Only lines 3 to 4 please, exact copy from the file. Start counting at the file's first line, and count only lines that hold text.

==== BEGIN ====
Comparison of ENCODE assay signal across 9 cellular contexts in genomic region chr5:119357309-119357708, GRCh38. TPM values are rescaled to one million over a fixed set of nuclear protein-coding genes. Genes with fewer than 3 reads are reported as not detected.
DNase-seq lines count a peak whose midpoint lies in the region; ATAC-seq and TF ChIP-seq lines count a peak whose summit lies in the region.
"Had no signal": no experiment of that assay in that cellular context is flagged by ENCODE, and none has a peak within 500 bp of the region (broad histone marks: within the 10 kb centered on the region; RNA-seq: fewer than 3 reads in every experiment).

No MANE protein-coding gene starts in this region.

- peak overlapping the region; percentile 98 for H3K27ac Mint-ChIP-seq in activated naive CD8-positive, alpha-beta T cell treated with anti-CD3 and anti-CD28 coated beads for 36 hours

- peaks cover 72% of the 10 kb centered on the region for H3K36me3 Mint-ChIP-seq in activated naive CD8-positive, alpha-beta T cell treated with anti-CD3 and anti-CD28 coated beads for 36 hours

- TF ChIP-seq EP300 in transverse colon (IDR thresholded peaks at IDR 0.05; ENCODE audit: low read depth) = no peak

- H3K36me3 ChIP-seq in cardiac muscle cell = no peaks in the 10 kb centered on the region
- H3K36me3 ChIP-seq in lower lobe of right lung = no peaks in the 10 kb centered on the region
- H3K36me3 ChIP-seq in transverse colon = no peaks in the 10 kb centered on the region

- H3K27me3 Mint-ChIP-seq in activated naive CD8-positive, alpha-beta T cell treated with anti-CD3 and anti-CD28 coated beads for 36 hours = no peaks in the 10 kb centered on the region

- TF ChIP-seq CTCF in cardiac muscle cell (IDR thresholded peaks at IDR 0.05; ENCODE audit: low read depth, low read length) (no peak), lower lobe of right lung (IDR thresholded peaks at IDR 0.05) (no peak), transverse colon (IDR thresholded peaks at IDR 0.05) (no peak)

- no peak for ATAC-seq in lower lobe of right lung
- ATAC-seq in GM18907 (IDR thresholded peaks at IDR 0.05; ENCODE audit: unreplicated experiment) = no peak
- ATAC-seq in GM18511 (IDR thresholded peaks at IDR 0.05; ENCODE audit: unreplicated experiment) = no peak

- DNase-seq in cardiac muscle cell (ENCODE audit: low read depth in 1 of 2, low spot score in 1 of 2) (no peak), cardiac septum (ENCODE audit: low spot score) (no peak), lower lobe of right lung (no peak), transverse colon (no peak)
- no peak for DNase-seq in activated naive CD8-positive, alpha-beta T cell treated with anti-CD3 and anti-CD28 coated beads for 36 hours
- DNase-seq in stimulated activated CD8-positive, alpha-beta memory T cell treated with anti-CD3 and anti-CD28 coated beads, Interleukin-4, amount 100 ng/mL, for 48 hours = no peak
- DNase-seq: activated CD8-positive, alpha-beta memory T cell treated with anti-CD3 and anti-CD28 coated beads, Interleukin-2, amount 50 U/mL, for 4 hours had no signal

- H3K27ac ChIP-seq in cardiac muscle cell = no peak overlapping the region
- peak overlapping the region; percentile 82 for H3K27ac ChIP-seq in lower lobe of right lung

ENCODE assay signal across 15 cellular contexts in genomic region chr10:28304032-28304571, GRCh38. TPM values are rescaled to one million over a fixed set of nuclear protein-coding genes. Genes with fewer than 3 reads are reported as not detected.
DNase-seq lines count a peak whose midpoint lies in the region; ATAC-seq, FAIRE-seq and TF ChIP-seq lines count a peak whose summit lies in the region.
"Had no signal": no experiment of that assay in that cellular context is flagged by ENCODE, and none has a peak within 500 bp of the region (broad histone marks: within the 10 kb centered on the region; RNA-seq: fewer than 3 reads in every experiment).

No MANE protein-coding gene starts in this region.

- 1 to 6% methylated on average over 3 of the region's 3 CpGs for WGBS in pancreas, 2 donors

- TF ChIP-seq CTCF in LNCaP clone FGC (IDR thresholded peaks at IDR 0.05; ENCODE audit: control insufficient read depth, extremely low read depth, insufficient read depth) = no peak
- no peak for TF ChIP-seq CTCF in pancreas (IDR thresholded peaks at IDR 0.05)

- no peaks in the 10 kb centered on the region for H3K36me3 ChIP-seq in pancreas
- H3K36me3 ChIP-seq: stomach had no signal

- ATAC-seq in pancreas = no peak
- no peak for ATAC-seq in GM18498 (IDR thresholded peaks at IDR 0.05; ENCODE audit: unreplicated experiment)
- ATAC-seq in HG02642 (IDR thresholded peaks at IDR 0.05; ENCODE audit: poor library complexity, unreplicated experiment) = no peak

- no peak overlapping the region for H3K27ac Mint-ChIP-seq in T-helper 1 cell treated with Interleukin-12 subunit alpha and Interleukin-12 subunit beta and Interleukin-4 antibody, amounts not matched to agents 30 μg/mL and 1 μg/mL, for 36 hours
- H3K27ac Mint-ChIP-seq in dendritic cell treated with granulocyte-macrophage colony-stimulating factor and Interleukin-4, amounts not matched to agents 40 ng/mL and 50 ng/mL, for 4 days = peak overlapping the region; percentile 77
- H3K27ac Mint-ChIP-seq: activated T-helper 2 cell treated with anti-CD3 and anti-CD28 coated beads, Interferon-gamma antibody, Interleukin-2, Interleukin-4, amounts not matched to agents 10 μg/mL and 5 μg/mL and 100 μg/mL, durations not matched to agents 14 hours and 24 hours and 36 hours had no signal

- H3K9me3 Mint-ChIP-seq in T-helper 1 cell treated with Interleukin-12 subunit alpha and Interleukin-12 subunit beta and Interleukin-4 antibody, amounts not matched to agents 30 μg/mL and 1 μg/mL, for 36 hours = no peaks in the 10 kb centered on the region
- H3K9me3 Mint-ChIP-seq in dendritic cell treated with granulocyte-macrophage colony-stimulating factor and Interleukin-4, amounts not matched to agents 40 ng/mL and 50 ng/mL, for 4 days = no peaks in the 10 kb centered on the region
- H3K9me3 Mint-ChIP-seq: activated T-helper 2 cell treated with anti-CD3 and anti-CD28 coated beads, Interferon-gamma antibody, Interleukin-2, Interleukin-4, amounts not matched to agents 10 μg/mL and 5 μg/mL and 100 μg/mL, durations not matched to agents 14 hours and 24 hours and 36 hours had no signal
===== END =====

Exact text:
"Had no signal": no experiment of that assay in that cellular context is flagged by ENCODE, and none has a peak within 500 bp of the region (broad histone marks: within the 10 kb centered on the region; RNA-seq: fewer than 3 reads in every experiment).

No MANE protein-coding gene starts in this region.